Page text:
The Global Plan: Working to Improve Women's Health

Women and girls -- whether or not they are mothers -- need access to comprehensive reproductive health services, including HIV prevention, treatment and care if we are to truly create an AIDS-free generation.
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On June 25th of this year, we launched a new report on the progress achieved to date through the Global Plan towards the elimination of new HIV infections among children by 2015 and keeping their mothers alive (Global Plan). Encouragingly, the report showed considerable progress on the goal of preventing new infections among children across many of the 21 Global Plan priority countries in Africa. Another critical and equally important goal of the Global Plan is keeping mothers alive. On this front too, there has been significant progress.

Over the last few years, one of the most important improvements for women's reproductive health has been a massive shift, in both policy and programming, from providing antiretroviral medicines to pregnant women simply to prevent HIV infection in their infants to providing antiretroviral treatment (ART) for women's own health. We are also witnessing the vast majority of high-burden countries electing to move toward a simplified single-pill regimen to both prevent mother-to-child transmission (PMTCT) of HIV and provide HIV treatment. This is the same regimen recommended as the preferred first line treatment for adults and older children, thereby harmonizing ART across different population and age groups. The change means that many of the operational barriers that previously stood in the way of women getting the ART they need are beginning to be removed.

During the first three years of implementing the Global Plan, we have seen a tremendous increase in the percentage of women in the priority countriesreceiving ART for their own health as part of PMTCT programs. When the plan was launched in 2009, in the Global Plan priority countries, just 25 percent of eligible pregnant women (CD4<350) received lifelong ART through PMTCT programs; by 2012, that number had risen to 59 percent. While much work remains to ensure that all eligible women identified through PMTCT programs get lifelong ART as recommended by the 2013 WHO guidelines, a 136 percent increase over three years is certainly worth noting.

Another important achievement of the Global Plan has been the adoption of task-shifting policies allowing nurses to initiate ART for eligible pregnant women. This has decentralized service delivery and brought treatment closer to women. Given the significant shortage of doctors in many of the countries most affected by HIV, this removes a key barrier to accessing lifesaving treatment for women.

Reaching pregnant women with ART through PMTCT programs, and expanding their access to lifelong treatment, is an important step toward ensuring the broader reproductive health needs of women and girls are met. The robust HIV service delivery platforms that have been built in many partner countries already serve as an entry point for women to access other critical and lifesaving health services, including cervical cancer screening and voluntary family planning.

However, here too there is more work to be done. For example, the Global Plan calls for programs to help all women improve their overall reproductive well-being, including avoiding unintended pregnancies. Data show that nearly one in five women in the Global Plan priority countries would like to delay or stop childbearing, but are not using contraception. Also, it is estimated that 5 percent of pregnancy-related deaths worldwide and 25 percent in sub-Saharan Africa are attributable to HIV. A recent analysis from 23 studies found that women living with HIV had eight times the risk of a pregnancy-related death compared with women who were not living with the virus. Supporting the improved integration of voluntary family planning and HIV services would benefit women's overall reproductive health while also reducing the number of infants at risk of HIV infection. In addition, as part of integrated programming, it is also critical that women living with HIV who wish to have children are able to access safe pregnancy counselling and services free from stigma and discrimination.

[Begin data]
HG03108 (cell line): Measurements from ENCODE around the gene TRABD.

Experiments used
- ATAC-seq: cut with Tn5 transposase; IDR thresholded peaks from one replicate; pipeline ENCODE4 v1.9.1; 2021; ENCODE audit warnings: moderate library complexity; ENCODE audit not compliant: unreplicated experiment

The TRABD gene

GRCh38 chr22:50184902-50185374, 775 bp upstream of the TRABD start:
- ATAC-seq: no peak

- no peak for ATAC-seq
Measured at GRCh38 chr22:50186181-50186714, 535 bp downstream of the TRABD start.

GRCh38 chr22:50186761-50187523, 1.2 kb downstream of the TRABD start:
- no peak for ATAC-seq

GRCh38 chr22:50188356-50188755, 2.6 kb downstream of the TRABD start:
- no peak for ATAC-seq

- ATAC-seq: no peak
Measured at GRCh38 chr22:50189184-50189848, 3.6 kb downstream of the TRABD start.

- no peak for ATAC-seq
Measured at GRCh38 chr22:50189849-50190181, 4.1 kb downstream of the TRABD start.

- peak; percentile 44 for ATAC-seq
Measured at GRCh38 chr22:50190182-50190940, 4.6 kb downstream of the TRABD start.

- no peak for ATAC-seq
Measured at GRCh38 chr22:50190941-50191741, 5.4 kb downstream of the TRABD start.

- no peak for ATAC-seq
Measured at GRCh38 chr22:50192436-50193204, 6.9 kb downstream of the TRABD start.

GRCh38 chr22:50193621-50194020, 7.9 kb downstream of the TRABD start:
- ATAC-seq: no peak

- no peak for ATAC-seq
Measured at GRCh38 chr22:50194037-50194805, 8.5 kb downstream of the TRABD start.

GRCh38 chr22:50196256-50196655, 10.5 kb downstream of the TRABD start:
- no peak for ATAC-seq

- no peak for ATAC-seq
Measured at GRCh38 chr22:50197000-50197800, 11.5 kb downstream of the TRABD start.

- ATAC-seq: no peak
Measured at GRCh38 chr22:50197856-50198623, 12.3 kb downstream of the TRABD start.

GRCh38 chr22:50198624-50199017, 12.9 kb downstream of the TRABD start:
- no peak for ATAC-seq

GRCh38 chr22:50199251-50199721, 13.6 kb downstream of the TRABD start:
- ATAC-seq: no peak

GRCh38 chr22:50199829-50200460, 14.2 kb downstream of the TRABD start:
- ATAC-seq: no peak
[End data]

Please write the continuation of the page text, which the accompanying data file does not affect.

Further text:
The PEPFAR Blueprint: Creating an AIDS-free Generation reflects a strong focus on women, girls and gender equality. PEPFAR programs are supporting countries to implement evidence-based multi-sectoral activities that improve the health and well-being of women and girls and promote gender equality through:

· Increasing gender equity in HIV/AIDS programs and services, including access to reproductive health services

· Reducing violence and coercion

· Engaging men and boys to address norms and behaviors

· Increasing legal protection for women and girls

· Increasing women and girls' access to income and productive resources, including education

UNAIDS continues to champion efforts to address the persistent gender inequalities and human rights violations that put women and girls at a greater risk of HIV. By addressing these barriers significant gains can help ensure women have access to HIV prevention, treatment and care.

Eliminating new HIV infections among children and keeping their mothers alive is a shared goal in the global AIDS community. Collectively, we will continue to press forward toward the overall goal of reducing the number of women and girls acquiring HIV infection and ensuring all people living with HIV who are eligible for ART have access to it. Women and girls -- whether or not they are mothers -- need access to comprehensive reproductive health services, including HIV prevention, treatment and care if we are to truly create an AIDS-free generation.